The premise of Blank’s course is that aspiring entrepreneurs need to know their customer and must test their hypotheses to have any chance at success. In the three years that he’s taught Lean LaunchPad, Blank has reached about 150 teams of students. The teams start building a product or service at the beginning of the class, and then immediately go out and talk to 10 to 15 people per week to test their theories about business challenges, such as pricing. His students learn from their failures and grasp the true meaning of pivoting or changing to meet the needs of clients, he says. “You used to have a revenue plan, and you’d execute to the plan because it was written down,” Blank says. “When it didn’t work out, you’d fire people. Now, we fire the plan.”

Blank grades students based on weekly presentations about what they’ve learned from their field research. The program is an open-source course, including the student’s presentations, which are filmed and put online as well.

Blank’s ideas about how to teach entrepreneurship are spreading. About 75 professors per quarter get trained on how to teach the Lean LaunchPad course. The National Science Foundation (NSF) adopted the program to help scientists turn their ideas into businesses, and it had Blank teach the first class of 25 teams in October 2011. Now, 11 universities are teaching 400 to 500 teams of scientists a year for the government.
Other professors are also making their own mark on entrepreneurship courses. At the University of Maryland’s Smith School of Business, Brent Goldfarb revamped his introductory entrepreneurship course after he wrote a paper about how no one reads business plans.

In the new course, students pitch business ideas, and their peers vote on which ones to pursue. Students whose ideas are voted down must negotiate a contract with one of the remaining businesses. As the course progresses, businesses are voted off until only a few remain at the end.

In addition, students earn “Karma Points” by participating in challenges, such as one where they must seek out someone with a high Klout score—a measure of social media presence—and ask for advice. The student whose business earns the most money gets an A, as does the one with the most Karma Points. Goldfarb is quick to point out, however, that making money is not the point of the course. Rather, it’s meant to help students realize what starting a business really entails and whether they have the chops for it, he says.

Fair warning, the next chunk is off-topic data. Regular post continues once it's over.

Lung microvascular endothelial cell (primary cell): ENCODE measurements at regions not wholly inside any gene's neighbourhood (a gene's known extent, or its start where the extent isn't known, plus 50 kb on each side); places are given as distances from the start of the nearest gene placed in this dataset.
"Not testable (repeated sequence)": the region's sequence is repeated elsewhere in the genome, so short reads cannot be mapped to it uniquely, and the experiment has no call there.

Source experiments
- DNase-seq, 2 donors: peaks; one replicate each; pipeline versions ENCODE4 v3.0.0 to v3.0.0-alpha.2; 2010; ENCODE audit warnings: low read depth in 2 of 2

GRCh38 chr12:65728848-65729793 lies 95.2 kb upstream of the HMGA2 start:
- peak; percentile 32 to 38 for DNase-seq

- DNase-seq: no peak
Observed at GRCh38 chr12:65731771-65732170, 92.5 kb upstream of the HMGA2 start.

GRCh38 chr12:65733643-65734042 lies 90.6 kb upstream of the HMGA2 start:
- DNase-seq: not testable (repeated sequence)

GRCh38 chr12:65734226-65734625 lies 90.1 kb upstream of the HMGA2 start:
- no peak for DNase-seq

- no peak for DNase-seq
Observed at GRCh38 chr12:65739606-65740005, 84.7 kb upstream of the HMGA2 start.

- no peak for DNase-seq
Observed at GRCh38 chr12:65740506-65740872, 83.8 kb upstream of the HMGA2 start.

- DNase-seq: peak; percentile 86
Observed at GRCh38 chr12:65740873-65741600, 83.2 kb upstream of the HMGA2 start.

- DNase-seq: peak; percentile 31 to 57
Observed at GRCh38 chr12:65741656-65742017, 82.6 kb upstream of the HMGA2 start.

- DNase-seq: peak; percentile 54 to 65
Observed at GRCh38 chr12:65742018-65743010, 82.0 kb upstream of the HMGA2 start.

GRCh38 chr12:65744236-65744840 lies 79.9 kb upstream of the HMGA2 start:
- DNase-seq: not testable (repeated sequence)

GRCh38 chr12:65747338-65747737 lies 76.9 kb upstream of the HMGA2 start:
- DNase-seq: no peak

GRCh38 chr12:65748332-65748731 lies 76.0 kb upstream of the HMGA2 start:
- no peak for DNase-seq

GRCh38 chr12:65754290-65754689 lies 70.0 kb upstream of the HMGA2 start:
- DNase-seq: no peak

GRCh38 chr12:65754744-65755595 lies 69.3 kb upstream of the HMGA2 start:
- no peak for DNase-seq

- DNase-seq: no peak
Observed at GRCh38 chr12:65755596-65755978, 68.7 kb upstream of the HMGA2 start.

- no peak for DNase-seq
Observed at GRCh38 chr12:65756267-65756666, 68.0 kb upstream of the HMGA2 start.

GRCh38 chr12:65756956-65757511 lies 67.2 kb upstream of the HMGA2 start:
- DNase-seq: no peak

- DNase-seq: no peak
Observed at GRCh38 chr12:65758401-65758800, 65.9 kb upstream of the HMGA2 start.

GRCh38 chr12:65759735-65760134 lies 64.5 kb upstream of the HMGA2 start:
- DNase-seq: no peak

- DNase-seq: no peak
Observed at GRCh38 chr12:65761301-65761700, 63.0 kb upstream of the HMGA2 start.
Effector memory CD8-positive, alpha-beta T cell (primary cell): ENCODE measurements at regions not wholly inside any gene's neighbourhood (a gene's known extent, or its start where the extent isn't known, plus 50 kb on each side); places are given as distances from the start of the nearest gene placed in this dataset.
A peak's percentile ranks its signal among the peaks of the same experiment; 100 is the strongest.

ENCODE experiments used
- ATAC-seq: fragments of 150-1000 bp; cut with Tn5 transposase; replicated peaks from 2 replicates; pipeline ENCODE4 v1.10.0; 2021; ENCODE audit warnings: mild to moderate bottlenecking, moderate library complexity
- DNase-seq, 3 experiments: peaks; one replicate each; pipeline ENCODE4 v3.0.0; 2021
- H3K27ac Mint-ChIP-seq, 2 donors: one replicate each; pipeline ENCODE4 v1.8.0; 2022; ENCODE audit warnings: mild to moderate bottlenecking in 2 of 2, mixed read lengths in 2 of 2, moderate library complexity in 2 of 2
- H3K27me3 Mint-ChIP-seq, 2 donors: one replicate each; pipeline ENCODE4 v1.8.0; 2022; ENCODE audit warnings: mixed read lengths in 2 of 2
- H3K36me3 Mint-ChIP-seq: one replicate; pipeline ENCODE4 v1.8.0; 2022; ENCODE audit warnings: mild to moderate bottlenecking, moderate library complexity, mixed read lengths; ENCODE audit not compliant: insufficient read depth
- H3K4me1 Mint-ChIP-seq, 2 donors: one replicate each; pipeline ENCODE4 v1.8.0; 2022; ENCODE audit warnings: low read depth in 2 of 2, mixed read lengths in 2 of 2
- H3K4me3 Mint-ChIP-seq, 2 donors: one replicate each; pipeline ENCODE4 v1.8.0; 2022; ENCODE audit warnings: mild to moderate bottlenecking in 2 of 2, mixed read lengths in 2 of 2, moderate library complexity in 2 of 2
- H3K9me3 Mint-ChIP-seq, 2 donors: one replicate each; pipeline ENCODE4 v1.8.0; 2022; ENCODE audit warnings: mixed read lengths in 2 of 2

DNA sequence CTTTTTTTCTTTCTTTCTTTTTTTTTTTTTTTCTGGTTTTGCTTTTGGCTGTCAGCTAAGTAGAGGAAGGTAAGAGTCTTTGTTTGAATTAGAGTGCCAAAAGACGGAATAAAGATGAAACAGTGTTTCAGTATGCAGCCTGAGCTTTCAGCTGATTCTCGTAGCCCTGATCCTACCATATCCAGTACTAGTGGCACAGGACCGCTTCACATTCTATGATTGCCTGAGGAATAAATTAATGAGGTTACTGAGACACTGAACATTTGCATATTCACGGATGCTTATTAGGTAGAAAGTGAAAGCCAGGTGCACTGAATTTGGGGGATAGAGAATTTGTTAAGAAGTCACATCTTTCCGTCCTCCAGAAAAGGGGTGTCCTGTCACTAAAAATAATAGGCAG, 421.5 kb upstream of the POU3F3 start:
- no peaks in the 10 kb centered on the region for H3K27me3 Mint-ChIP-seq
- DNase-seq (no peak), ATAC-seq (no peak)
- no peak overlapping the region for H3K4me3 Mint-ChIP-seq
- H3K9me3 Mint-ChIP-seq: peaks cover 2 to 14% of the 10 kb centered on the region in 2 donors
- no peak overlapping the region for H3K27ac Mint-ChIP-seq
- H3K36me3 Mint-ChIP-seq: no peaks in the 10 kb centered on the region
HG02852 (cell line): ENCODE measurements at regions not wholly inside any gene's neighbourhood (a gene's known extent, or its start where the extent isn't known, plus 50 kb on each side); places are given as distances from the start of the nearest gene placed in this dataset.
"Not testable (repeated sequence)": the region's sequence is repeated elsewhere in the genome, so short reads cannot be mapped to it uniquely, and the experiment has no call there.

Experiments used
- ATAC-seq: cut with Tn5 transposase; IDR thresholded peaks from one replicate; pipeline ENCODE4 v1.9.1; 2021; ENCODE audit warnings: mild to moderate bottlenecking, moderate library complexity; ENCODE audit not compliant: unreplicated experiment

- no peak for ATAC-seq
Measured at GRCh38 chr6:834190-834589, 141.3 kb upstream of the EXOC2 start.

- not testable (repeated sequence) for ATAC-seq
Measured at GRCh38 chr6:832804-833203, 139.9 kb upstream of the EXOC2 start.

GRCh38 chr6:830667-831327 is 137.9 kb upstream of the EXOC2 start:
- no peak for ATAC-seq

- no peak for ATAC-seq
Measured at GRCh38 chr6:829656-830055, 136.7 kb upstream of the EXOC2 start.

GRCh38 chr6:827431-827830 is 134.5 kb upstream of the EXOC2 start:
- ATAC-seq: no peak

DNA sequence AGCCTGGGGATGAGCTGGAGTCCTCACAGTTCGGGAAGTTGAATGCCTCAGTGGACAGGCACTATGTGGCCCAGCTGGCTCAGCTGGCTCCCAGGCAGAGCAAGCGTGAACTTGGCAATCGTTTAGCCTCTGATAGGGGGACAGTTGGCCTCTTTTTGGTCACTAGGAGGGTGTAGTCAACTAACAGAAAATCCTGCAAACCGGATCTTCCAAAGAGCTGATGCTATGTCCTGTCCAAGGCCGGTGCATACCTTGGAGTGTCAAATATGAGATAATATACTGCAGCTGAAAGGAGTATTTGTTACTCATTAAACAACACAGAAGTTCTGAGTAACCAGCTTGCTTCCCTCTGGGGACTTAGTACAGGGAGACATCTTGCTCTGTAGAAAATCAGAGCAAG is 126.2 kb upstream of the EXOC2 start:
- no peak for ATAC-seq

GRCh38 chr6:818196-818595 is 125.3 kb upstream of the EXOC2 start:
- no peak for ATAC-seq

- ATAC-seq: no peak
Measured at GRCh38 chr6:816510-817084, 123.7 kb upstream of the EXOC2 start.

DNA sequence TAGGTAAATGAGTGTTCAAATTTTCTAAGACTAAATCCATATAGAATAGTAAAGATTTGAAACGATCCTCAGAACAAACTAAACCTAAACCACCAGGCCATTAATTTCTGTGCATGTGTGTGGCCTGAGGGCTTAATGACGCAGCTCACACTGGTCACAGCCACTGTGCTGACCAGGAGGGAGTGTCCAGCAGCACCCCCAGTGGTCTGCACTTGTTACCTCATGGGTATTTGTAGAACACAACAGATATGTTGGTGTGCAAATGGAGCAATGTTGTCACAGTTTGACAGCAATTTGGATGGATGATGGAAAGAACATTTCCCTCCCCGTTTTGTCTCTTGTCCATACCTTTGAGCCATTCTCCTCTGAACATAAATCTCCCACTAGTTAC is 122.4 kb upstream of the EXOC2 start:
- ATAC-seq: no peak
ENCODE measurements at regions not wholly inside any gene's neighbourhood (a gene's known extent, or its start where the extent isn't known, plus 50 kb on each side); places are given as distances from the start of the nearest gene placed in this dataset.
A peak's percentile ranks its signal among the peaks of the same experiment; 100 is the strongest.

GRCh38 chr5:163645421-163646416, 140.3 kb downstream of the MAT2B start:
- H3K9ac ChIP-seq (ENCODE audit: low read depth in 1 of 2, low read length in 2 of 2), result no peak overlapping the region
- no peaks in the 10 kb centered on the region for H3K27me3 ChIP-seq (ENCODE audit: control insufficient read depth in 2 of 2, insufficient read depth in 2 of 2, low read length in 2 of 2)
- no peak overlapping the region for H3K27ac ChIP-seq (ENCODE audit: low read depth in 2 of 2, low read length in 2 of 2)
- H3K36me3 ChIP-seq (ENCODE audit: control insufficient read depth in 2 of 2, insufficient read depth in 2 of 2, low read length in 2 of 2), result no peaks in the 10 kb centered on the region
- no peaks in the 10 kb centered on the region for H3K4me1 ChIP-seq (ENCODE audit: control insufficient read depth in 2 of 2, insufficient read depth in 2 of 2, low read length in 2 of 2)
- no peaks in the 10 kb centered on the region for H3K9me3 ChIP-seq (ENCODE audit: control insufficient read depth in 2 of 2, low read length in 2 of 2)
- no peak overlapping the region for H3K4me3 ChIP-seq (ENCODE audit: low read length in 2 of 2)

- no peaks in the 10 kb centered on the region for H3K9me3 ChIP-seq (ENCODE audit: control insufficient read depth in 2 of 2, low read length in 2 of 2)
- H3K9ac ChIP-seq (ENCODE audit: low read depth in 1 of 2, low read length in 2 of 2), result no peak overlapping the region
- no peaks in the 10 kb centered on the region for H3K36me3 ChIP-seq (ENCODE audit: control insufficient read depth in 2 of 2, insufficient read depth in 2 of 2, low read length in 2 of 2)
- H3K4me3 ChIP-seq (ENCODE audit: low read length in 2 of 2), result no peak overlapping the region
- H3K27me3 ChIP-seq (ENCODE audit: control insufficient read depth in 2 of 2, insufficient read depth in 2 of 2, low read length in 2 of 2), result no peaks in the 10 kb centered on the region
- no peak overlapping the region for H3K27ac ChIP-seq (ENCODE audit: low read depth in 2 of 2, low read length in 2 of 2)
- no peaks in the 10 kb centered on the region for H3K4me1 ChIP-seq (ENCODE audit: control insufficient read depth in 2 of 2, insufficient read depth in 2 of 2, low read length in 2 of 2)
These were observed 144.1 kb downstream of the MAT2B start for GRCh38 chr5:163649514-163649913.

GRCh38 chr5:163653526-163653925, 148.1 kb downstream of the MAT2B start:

Abigail Zaniel, a first-year student at Smith who took the course, managed Schmoozies, a business that sold customized can insulators. “I learned to actually start a business, you have to live and breathe it 24/7,” she says. “I found myself waking up thinking about how to grow the business.”

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Thursday, May 2, 2013

6 Reasons to Move Your Home Office to a Shared Office Space

  01 May 2013    Posted by Brad Roark   

Between kids being home for the summer and the day-to-day distractions of working from home, now might be the time to consider moving your home business to a shared office space. Read on for six reasons why this is a smart idea.

Fewer Distractions
Unless you live in a totally immaculate, kid-, pet-, and partner-free space, chances are there are plenty of things going on in your home that are taking your attention away from your work. Moving your office out of your house means fewer disruptions, from kids needing lunch to pets wanting walks to the siren call of dirty dishes.

Better Work/Life Split
Working at home comes with the unfortunate reality of the never-ending workday. Unlike those who can leave an office at 5pm and forget about work until the next morning, your home office is always beckoning. By renting shared office space, you have more of a chance to leave work at work and spend time focusing on your family (or yourself!) when you’re done for the day.

Opportunity for Collaboration
 At home, it’s just you in your office. While you can certainly call colleagues and friends to brainstorm and collaborate, there’s less of a chance that you’ll stumble onto a great idea in the course of a conversation. If you take your work to a shared office or co-working space, however, you’ll likely spend more time chatting with fellow professionals, leading to more sparks of inspiration.

Fewer Temptations
Because you’re not “at work” when you’re at home, it can be easy to take extended breaks to go out for lunch with friends, watch TV while you work, or put off work for later in the day to catch up on sleep. One of the benefits of a shared office space is that you actively “go to work,” which might help you focus and take your work more seriously.

Better Setup
Home offices are often lacking in the set-up department. Maybe you’re using a printer from 1997; maybe you’re using a kitchen chair at your desk instead of something ergonomic with wheels; maybe the closet in your home office is overflowing with clothes you keep meaning to donate. Regardless of your specific situation, moving to a shared office means you get to take advantage of space planned specifically for work, featuring better technology than you might invest in for your home office, and likely better lighting and less clutter.

Opportunity for Growth
Finally, getting your business out of your house means that you’re no longer confined by the space of your home office. Shared office space and co-working spaces are, by nature, flexible, meaning you can have all the space you need to hire another employee and see clients in a more professional environment.

Brad Roark is part of the marketing team at Office Suites PLUS. Catch him on twitter @bradaroark & Google+.